Unstable building named after someone who didn’t deserve honour
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Hey there, time traveller!
This article was published 15/01/2020 (1050 days ago), so information in it may no longer be current.
It’s odd that a building was ever named after Thomas Scott, an insignificant Canadian “loyalist” foot soldier in 1869-70 Red River. But 117 years after it was erected in Winnipeg’s Exchange District, the dilapidated three-storey Thomas Scott Memorial Orange Hall on Princess Street may soon have a date with the wrecking ball due to serious structural problems.
Scott, who was born in Clandeboye, Ireland, around 1842, came to Red River in the summer of 1869 from Ontario, just when Louis Riel and the Métis resistance was beginning to take shape. He worked briefly on a road construction project in northwestern Ontario, where he was fined four pounds after being convicted of threatening to drown the foreman on the job.
A growing number of Canadians began trickling into Red River at the time, in anticipation of its annexation to Canada. An unmarried, transient Scott was among them.
The so-called Canadian loyalists in Red River, led by John Christian Schultz, opposed the Métis resistance. They were apoplectic when Riel and his men blocked lieutenant-governor designate William McDougall from entering the territory in November 1869. The Canadians made several failed attempts at organizing armed rebellions against Riel and his provisional government. For that, many were captured and held as political prisoners at Upper Fort Garry, which the Métis had seized.
Prisoners frequently escaped the fort, were recaptured and, in some cases, escaped again. Scott was among dozens arrested by the Métis following a dramatic armed standoff at Schultz’s home in the town of Winnipeg in December 1869. He escaped the fort in January, but was recaptured with others the following month after another failed attempt to overthrow the provisional government.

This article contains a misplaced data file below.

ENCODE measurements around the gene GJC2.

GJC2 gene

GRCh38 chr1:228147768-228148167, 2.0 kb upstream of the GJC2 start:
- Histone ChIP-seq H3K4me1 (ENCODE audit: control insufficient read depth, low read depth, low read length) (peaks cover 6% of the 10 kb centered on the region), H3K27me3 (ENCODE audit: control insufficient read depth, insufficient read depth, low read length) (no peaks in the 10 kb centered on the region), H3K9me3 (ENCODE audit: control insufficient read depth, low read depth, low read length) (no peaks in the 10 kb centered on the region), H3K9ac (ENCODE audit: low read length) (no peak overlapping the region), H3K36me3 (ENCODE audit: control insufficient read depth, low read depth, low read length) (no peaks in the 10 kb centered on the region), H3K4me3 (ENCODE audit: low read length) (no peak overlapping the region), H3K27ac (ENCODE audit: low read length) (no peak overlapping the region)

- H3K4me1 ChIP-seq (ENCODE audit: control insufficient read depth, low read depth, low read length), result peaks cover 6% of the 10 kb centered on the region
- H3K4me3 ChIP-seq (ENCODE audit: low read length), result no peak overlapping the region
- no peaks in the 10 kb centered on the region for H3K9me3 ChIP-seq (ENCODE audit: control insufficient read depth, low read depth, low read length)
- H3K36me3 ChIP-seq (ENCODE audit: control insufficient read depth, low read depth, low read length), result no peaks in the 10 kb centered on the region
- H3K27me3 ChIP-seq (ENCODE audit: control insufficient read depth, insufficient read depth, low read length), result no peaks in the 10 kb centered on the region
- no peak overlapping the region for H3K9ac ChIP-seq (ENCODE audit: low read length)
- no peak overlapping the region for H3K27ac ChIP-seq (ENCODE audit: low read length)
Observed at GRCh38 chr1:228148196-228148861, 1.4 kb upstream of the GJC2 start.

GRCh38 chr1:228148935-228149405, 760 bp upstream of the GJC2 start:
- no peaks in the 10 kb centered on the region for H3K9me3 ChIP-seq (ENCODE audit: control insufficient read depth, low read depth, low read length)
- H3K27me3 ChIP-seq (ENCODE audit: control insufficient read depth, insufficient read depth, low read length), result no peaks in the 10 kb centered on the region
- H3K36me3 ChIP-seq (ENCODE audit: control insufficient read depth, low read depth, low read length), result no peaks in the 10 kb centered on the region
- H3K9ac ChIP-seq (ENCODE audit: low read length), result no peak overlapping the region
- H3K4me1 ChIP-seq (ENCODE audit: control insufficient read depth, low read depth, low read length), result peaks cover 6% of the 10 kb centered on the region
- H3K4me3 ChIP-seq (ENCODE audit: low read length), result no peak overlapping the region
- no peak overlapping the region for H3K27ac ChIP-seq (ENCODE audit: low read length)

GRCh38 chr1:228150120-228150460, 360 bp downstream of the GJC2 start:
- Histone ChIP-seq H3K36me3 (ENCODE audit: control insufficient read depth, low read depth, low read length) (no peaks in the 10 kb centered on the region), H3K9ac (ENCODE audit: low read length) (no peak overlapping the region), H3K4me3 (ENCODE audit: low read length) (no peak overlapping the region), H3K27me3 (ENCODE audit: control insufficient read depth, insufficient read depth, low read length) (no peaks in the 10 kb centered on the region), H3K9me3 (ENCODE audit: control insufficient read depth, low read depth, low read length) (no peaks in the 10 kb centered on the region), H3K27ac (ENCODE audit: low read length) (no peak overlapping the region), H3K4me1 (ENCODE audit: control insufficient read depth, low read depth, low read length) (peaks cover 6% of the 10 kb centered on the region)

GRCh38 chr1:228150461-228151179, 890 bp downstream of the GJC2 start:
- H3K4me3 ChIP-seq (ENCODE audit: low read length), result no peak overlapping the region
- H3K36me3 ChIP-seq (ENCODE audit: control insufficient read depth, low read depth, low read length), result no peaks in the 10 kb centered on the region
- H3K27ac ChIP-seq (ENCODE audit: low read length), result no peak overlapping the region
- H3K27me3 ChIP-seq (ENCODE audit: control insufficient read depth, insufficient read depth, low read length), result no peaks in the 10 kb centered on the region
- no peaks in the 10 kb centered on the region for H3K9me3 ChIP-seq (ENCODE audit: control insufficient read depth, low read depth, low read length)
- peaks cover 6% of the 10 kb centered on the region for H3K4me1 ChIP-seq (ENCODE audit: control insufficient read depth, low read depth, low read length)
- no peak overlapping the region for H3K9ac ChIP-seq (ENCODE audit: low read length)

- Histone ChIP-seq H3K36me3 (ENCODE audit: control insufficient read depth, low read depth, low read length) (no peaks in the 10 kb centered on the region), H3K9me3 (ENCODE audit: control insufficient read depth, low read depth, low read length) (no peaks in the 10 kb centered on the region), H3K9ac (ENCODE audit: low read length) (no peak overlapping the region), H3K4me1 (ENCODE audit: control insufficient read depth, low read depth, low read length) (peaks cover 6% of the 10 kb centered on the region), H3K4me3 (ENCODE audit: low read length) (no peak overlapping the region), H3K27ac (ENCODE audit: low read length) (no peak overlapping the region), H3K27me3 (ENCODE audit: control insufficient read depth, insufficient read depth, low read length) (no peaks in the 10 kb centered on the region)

This time, he didn’t get out alive.
Scott made no meaningful contribution to anything during his short stint in Red River. He wasn’t a leader among the Schultz crowd and played no significant role in organizing its failed armed rebellions. He was a nobody, a transplant from Ontario looking for some future opportunity possibly to arise with Canadian annexation. Scott’s only real claim to fame was his execution by Riel’s provisional government.
Plenty has been written about Scott, then about 28 years old. He’s been branded a bigot, a racist and a drunk, although the historical record is sketchy, if non-existent, on many of those characterizations. He certainly was no friend of Riel and the Métis. There are varying accounts of how he heaped verbal abuse on Métis guards. He allegedly struck one of them, which formed part of the charges that led to his conviction of “insubordination” against the provisional government.
On March 4, 1870, after a trial of just a few hours the day before (Scott had no representation and had little grasp of the proceedings, conducted in French) he was walked outside the walls of Upper Fort Garry and executed by firing squad.
It was only after his execution that Thomas Scott’s name took on martyr-like proportions. Schultz, who fled to Ontario, and others from the Canada First movement (a secret society of Anglo-Saxon Protestants) as well as the Orange Order in Ontario (an anti-Catholic fraternity of Protestants) vowed to avenge Scott’s death. They used the execution to whip up opposition in Ontario against Riel and the Métis, casting them as murderers and enemies of the Queen. Suddenly, Thomas Scott became a household name and the face of the Orange Order.
There’s some question whether Scott was even a member of the Orange Order. Had he been — and had Riel and others in Red River known about it and saw Scott as a significant player among Canadian loyalists — they may have thought twice about executing him. They couldn’t have possibly known Scott’s killing would have triggered the furor it did in Ontario.
Nevertheless, the Orange Order in Winnipeg saw fit to name its new building in the Exchange District after Scott three decades later as if he truly was a martyr, or made a significant contribution to anything.
It’s always a shame to lose a heritage building. And if the one at 216 Princess has to be demolished, it will be regrettable (especially since it appears to have been preventable). But there will be no loss in Thomas Scott’s name coming down with it. He never deserved to have a building named after him in the first place.
Tom has been covering Manitoba politics since the early 1990s and joined the Winnipeg Free Press news team in 2019.